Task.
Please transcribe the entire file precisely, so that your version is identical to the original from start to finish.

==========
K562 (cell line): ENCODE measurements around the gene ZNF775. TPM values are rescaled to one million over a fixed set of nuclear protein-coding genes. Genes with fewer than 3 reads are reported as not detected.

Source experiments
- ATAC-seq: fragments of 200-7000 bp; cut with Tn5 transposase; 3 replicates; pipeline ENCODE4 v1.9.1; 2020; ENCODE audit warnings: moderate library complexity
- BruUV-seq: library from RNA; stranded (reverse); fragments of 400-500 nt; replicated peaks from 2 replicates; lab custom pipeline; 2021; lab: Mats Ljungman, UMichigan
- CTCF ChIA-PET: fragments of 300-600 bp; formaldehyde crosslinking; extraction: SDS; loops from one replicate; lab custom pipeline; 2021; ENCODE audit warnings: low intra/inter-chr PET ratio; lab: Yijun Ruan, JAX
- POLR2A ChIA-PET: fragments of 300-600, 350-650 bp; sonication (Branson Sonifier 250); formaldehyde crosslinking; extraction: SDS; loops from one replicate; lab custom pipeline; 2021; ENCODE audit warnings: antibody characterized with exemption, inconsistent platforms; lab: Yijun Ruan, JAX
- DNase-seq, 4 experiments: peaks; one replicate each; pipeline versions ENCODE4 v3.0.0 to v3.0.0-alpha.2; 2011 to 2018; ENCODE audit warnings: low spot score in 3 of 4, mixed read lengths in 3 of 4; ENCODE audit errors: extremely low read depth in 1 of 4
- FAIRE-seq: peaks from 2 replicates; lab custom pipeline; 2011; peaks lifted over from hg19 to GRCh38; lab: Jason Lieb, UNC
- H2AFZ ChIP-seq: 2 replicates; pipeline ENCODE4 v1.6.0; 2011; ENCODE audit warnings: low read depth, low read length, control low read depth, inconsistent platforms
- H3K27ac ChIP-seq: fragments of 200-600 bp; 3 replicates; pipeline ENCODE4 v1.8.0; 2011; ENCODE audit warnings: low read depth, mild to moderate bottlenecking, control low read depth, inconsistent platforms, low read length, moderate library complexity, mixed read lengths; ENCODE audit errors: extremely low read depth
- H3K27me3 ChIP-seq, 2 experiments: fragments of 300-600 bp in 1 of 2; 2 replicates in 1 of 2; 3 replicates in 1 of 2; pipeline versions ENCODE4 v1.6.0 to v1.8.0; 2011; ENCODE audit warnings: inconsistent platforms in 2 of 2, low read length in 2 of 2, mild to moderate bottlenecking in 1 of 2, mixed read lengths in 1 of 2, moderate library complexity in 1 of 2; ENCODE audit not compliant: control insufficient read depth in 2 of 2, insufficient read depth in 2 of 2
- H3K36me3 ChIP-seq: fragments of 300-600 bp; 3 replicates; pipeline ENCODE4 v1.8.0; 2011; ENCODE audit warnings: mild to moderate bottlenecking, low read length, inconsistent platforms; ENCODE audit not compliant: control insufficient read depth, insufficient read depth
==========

K562 (cell line): ENCODE measurements around the gene ZNF775. TPM values are rescaled to one million over a fixed set of nuclear protein-coding genes. Genes with fewer than 3 reads are reported as not detected.

Source experiments
- ATAC-seq: fragments of 200-7000 bp; cut with Tn5 transposase; 3 replicates; pipeline ENCODE4 v1.9.1; 2020; ENCODE audit warnings: moderate library complexity
- BruUV-seq: library from RNA; stranded (reverse); fragments of 400-500 nt; replicated peaks from 2 replicates; lab custom pipeline; 2021; lab: Mats Ljungman, UMichigan
- CTCF ChIA-PET: fragments of 300-600 bp; formaldehyde crosslinking; extraction: SDS; loops from one replicate; lab custom pipeline; 2021; ENCODE audit warnings: low intra/inter-chr PET ratio; lab: Yijun Ruan, JAX
- POLR2A ChIA-PET: fragments of 300-600, 350-650 bp; sonication (Branson Sonifier 250); formaldehyde crosslinking; extraction: SDS; loops from one replicate; lab custom pipeline; 2021; ENCODE audit warnings: antibody characterized with exemption, inconsistent platforms; lab: Yijun Ruan, JAX
- DNase-seq, 4 experiments: peaks; one replicate each; pipeline versions ENCODE4 v3.0.0 to v3.0.0-alpha.2; 2011 to 2018; ENCODE audit warnings: low spot score in 3 of 4, mixed read lengths in 3 of 4; ENCODE audit errors: extremely low read depth in 1 of 4
- FAIRE-seq: peaks from 2 replicates; lab custom pipeline; 2011; peaks lifted over from hg19 to GRCh38; lab: Jason Lieb, UNC
- H2AFZ ChIP-seq: 2 replicates; pipeline ENCODE4 v1.6.0; 2011; ENCODE audit warnings: low read depth, low read length, control low read depth, inconsistent platforms
- H3K27ac ChIP-seq: fragments of 200-600 bp; 3 replicates; pipeline ENCODE4 v1.8.0; 2011; ENCODE audit warnings: low read depth, mild to moderate bottlenecking, control low read depth, inconsistent platforms, low read length, moderate library complexity, mixed read lengths; ENCODE audit errors: extremely low read depth
- H3K27me3 ChIP-seq, 2 experiments: fragments of 300-600 bp in 1 of 2; 2 replicates in 1 of 2; 3 replicates in 1 of 2; pipeline versions ENCODE4 v1.6.0 to v1.8.0; 2011; ENCODE audit warnings: inconsistent platforms in 2 of 2, low read length in 2 of 2, mild to moderate bottlenecking in 1 of 2, mixed read lengths in 1 of 2, moderate library complexity in 1 of 2; ENCODE audit not compliant: control insufficient read depth in 2 of 2, insufficient read depth in 2 of 2
- H3K36me3 ChIP-seq: fragments of 300-600 bp; 3 replicates; pipeline ENCODE4 v1.8.0; 2011; ENCODE audit warnings: mild to moderate bottlenecking, low read length, inconsistent platforms; ENCODE audit not compliant: control insufficient read depth, insufficient read depth